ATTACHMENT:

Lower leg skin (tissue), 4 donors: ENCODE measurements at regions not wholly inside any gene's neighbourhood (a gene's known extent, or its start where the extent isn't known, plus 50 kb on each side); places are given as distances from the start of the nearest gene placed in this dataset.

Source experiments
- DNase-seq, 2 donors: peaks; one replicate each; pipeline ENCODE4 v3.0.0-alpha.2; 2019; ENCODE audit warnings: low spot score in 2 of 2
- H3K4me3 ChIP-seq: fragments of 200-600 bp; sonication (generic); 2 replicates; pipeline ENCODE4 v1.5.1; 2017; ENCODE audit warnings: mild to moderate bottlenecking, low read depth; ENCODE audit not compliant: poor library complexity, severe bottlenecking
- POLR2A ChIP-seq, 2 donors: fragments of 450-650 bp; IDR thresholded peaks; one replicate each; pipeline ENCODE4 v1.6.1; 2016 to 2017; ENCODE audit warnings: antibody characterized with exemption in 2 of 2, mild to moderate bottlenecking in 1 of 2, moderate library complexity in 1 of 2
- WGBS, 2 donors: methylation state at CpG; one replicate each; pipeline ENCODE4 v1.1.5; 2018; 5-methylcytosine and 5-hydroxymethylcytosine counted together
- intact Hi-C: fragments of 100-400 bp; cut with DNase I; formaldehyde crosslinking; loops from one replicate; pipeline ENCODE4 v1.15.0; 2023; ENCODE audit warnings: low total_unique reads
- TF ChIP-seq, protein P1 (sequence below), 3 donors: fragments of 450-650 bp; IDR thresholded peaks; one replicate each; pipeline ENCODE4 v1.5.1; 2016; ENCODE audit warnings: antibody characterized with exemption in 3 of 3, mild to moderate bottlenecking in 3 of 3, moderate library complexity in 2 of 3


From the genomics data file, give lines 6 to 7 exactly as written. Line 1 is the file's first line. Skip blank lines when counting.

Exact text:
- WGBS, 2 donors: methylation state at CpG; one replicate each; pipeline ENCODE4 v1.1.5; 2018; 5-methylcytosine and 5-hydroxymethylcytosine counted together
- intact Hi-C: fragments of 100-400 bp; cut with DNase I; formaldehyde crosslinking; loops from one replicate; pipeline ENCODE4 v1.15.0; 2023; ENCODE audit warnings: low total_unique reads